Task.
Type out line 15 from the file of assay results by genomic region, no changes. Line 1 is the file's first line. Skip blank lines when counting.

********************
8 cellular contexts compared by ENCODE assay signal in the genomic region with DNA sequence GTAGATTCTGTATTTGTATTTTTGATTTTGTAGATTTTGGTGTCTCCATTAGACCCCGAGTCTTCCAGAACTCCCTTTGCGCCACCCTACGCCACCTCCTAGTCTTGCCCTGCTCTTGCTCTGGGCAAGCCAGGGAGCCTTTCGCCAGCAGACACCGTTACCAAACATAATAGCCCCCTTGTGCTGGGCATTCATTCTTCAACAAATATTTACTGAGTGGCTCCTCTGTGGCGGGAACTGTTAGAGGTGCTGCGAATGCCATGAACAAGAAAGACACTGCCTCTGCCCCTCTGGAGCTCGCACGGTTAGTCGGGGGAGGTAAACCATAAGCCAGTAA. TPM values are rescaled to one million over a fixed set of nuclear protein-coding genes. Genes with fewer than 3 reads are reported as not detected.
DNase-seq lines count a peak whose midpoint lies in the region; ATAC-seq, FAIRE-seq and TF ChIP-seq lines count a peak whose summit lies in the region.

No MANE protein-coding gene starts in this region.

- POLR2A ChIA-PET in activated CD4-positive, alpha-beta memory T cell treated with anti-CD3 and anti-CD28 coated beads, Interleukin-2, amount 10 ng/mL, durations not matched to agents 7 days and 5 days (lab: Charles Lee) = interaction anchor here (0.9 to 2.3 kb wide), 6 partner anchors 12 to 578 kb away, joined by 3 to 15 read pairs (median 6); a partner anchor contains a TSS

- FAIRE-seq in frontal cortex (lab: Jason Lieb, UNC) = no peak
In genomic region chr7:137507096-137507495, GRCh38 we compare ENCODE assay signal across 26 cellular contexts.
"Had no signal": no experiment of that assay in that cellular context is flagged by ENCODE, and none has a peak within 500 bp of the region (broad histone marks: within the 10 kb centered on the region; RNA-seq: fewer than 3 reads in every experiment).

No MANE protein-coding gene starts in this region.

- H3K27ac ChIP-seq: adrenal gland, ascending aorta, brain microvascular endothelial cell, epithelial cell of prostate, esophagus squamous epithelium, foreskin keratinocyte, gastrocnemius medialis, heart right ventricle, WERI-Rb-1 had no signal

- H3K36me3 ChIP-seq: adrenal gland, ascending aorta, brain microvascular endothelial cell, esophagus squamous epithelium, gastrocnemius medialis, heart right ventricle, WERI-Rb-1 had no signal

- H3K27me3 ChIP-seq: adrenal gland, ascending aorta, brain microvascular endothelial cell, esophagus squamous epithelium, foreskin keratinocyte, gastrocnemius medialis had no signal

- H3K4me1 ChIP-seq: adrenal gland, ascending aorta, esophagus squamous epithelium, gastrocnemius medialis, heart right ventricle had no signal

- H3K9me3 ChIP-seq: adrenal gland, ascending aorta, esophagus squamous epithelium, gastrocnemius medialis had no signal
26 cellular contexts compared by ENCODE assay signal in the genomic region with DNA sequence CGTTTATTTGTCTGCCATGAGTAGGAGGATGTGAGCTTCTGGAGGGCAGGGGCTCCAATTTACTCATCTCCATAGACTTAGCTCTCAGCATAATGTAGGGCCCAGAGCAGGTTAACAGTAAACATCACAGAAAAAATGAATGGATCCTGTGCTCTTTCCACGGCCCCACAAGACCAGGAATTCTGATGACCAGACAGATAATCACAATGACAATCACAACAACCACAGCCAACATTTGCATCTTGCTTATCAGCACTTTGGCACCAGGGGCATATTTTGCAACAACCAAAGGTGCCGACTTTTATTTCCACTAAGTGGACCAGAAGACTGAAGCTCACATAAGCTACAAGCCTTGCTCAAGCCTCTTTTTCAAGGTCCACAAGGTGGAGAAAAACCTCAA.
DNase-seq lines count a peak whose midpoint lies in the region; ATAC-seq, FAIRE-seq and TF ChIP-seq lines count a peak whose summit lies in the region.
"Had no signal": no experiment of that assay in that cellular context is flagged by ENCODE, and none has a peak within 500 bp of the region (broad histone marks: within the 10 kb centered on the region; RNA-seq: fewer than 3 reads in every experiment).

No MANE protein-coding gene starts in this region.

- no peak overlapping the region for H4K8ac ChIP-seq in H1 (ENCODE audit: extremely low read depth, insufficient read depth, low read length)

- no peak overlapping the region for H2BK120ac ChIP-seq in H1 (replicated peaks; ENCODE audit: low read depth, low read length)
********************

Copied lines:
DNase-seq lines count a peak whose midpoint lies in the region; ATAC-seq, FAIRE-seq and TF ChIP-seq lines count a peak whose summit lies in the region.